Friday, 4 October 2019 : 26th Week of Ordinary Time, Memorial of St. Francis of Assisi (Homily and Scripture Reflections)

Liturgical Colour : White

Dear brothers and sisters in Christ, on this day all of us through the Scripture passages which we have heard today are reminded of what it means for us to be Christians, in that each and every one of us ought to obey the Lord and follow His path, and not to fall into the temptations present in this world and end up therefore falling into sin as what the Scripture passages had presented to us this day.

In our first reading today, we heard the lamentations of the people of God as represented by the prophet Baruch, in which he spoke of the sins which the people of Israel had committed all the many years after God had shown so much love, care and concern for them, after He had brought them out of their slavery and suffering in Egypt into a land overflowing with milk and honey and full of prosperity, making them into a powerful and glorious nation.

And yet, those people rejected God and went to seek the pagan idols and gods instead, abandoning the Law and the commandments God had given them for the wicked ways of the world. They disobeyed God and committed sinful acts and deeds before Him for many, many years, and yet, God still patiently tried to bring them back to Him and to reconcile them to Him through His messengers and prophets.

The lamentations and the words spoken by the prophet Baruch were yet another reminder to the people of God just how much they have erred and lived in a state of sin for all those years. And this is what is also echoed in our Gospel passage today, in which the Lord Jesus spoke up against the cities of Galilee, of Capernaum, Chorazin and Bethsaida, when He rebuked those cities for their lack of faith.

And this rebuke was made in the context of how those cities, which were the ones mainly occupied by the Jewish people in Galilee, had not welcomed the Lord and accepted Him as they should have, and even as the Lord performed miraculous deeds and taught among the people there, they still doubted Him, unlike that of the other places in Galilee and even in Samaria where the Lord were welcomed and the people there listened to His message of truth and believed.

The Lord put it very clearly and bluntly that those who reject Him will only have condemnation in the end for them, and they will suffer because of their conscious abandonment of God’s love and grace. God has done so much, again and again to help them and to provide for them from time to time, because of His enduring love for us that remain strong even when we have disappointed Him so much, because He does not want us to be destroyed.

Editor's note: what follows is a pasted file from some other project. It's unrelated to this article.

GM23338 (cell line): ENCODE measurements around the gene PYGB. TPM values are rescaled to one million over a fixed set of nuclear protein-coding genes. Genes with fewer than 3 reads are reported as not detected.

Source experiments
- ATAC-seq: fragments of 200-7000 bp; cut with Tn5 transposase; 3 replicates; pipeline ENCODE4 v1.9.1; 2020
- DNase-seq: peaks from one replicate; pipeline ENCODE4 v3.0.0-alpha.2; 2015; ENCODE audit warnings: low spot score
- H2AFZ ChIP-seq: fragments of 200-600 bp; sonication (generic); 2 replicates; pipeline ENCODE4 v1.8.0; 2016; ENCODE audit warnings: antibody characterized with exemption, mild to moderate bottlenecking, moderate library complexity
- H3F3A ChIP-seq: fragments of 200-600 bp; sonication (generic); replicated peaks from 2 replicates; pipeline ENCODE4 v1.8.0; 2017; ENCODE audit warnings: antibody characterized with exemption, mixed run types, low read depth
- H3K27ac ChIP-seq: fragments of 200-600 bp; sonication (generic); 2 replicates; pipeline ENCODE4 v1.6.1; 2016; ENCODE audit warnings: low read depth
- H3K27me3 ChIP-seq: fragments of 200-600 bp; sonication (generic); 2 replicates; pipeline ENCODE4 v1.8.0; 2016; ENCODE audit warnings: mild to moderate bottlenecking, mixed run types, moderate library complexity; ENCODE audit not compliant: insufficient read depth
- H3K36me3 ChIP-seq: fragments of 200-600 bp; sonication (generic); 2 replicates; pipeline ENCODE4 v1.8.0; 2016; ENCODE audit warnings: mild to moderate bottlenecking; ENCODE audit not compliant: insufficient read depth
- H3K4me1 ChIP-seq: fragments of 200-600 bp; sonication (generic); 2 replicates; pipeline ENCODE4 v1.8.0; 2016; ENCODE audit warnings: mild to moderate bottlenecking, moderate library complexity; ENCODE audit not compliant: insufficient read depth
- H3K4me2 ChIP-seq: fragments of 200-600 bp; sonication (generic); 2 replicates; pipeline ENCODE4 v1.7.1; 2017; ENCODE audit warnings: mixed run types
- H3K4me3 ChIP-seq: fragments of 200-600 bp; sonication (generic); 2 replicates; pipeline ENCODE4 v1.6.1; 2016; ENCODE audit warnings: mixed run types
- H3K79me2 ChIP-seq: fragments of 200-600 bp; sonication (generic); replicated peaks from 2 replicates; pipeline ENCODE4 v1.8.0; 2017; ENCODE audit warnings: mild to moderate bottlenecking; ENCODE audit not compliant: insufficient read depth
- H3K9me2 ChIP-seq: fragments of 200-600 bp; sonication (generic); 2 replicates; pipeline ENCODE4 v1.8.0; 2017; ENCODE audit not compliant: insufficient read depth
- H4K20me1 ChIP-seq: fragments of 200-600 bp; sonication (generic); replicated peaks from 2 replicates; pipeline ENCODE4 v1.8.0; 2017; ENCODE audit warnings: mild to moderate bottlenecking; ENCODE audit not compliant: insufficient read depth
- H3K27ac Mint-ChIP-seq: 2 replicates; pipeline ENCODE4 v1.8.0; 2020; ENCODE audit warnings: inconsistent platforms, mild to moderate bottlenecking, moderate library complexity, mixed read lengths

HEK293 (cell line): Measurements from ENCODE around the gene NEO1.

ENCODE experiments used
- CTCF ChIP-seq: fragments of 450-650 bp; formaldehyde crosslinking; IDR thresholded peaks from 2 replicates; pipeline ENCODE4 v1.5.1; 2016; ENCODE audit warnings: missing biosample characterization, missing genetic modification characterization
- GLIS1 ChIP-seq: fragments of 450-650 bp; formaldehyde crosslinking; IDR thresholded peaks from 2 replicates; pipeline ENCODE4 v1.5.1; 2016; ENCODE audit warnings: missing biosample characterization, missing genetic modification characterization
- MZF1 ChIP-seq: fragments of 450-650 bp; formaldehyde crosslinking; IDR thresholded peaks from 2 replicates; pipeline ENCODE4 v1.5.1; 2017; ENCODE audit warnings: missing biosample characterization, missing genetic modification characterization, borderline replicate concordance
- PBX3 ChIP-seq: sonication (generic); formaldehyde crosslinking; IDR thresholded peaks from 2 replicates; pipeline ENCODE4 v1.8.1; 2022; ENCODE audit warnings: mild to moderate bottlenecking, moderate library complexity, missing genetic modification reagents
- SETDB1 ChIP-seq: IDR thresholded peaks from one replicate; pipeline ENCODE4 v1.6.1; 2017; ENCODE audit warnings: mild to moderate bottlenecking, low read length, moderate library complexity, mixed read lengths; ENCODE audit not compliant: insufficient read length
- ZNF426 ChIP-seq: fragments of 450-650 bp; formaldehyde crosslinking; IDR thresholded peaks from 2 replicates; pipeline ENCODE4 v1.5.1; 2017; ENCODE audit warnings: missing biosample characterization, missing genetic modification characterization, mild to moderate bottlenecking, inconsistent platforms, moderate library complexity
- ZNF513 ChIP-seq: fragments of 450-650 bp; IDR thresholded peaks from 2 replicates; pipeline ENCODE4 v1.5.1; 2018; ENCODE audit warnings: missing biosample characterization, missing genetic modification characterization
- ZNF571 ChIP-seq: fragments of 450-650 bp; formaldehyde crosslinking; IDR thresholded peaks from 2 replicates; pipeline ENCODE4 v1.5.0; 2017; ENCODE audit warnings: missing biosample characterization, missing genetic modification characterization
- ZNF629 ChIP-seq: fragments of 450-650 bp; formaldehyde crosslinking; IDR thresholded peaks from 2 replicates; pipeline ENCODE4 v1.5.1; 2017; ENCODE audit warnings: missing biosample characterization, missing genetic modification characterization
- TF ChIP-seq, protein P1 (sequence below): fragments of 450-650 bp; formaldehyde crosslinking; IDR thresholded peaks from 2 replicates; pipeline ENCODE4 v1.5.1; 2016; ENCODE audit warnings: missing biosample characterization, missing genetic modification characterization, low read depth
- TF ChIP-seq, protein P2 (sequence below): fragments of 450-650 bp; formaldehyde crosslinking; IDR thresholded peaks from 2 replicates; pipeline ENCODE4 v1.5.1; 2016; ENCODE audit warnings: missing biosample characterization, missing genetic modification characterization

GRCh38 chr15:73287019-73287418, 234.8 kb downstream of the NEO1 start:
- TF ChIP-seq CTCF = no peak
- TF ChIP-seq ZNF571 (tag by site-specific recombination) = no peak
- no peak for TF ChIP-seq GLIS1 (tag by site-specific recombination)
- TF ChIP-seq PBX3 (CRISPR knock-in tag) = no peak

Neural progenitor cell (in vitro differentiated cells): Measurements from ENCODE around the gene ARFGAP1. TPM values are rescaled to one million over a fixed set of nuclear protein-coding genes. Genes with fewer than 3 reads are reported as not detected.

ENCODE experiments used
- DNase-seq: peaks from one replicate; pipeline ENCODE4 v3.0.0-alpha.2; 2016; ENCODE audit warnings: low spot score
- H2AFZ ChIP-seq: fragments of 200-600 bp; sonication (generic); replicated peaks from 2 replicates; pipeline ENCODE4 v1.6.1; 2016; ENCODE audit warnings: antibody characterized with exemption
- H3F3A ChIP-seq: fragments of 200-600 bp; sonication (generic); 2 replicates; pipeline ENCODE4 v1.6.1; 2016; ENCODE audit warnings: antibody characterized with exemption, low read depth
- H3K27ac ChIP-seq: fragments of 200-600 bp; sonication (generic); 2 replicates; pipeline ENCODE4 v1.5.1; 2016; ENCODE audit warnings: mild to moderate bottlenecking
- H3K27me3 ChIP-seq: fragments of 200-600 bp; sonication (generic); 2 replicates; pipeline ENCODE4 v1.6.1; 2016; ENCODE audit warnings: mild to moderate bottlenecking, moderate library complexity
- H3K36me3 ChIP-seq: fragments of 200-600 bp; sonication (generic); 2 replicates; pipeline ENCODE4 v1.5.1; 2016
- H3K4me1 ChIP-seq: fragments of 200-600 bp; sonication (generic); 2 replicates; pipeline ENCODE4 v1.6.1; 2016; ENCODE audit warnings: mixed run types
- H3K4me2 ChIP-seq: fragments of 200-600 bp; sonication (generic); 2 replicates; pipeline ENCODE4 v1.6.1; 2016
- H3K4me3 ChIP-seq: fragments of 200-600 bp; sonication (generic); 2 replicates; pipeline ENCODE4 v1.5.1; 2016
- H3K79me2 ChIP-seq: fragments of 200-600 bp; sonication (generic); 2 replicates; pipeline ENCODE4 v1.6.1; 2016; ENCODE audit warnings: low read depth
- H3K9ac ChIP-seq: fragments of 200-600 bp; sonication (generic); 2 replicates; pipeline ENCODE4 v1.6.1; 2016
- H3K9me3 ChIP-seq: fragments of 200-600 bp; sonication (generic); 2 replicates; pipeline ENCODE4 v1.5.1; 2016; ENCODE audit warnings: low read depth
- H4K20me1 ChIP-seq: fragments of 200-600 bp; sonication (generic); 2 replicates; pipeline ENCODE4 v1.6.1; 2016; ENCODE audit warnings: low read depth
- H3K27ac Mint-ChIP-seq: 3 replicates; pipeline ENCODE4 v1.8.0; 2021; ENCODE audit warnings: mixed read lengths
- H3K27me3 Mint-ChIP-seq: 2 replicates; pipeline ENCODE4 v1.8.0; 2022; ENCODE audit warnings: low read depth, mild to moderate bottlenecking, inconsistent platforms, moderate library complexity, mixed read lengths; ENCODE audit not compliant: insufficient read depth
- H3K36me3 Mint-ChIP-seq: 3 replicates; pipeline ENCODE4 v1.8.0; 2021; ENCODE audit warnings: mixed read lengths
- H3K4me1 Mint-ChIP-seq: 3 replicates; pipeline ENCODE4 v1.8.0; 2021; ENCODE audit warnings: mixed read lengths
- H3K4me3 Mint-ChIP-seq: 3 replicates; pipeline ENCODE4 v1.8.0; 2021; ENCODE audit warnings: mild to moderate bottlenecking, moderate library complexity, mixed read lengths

As we can see, all of us should appreciate just how much God has loved us all, and we should therefore do our best to love Him and to serve Him wholeheartedly by having a conversion of heart, mind, body and soul, so that while once we were deeply rooted in sin and wickedness, now we may turn ourselves into the true and faithful children of God. And today, we should therefore be inspired by the examples and the life of St. Francis of Assisi, the renowned saint and founder of the Franciscan order whose feast we are celebrating today.

St. Francis of Assisi was born as Giovanni di Pietro di Bernardone, the son of a wealthy merchant Pietro di Bernardone in Middle Ages Italy. At that time, the father of St. Francis wanted him to be the successor of his career and business as a rich silk merchant, and therefore provided the young St. Francis with plenty of good education and excellent worldly upbringing intended to prepare him for the role.

He lived a high life and a life filled with all sorts of luxury, but gradually he became disillusioned with all the wealth, glory and privileges he had, as told by the few encounters he had with the poor, which began to affect St. Francis’ outlook on the world and his own life’s calling. Eventually, he received God’s calling through several occurrences as he began to withdraw himself from the usual worldly indulgences, and began to turn towards the Lord with faith.

It was told that as he passed through an abandoned chapel of San Damiano, he heard God’s calling to restore His church, which the young St. Francis took literally as a calling to repair the abandoned and ruined chapel. St. Francis quietly took some of his father’s wares and sold them to get the necessary funds to repair the chapel, but the priest in charge of the chapel refused to accept the ill-gotten money.

Nonetheless, St. Francis had to hide from his father’s anger and sought protection from the local bishop. When the father of St. Francis demanded that St. Francis returned what he had cost him, and even wanted to make him to renounce his rights to his inheritance, St. Francis surprisingly took off all the garments from his body and returned them back to his father, naked and empty as he was on the day of his birth.

From then on, St. Francis of Assisi embraced fully his faith in God and lived his life as a penitent in Assisi, eventually gathering like-minded men to begin the foundations of what would eventually known as the Order of the Friars Minor or better known after its founder as the Franciscan Order. Through his efforts in founding the Franciscan Order, St. Francis of Assisi inspired countless others to follow the Lord with a renewed zeal and commitment.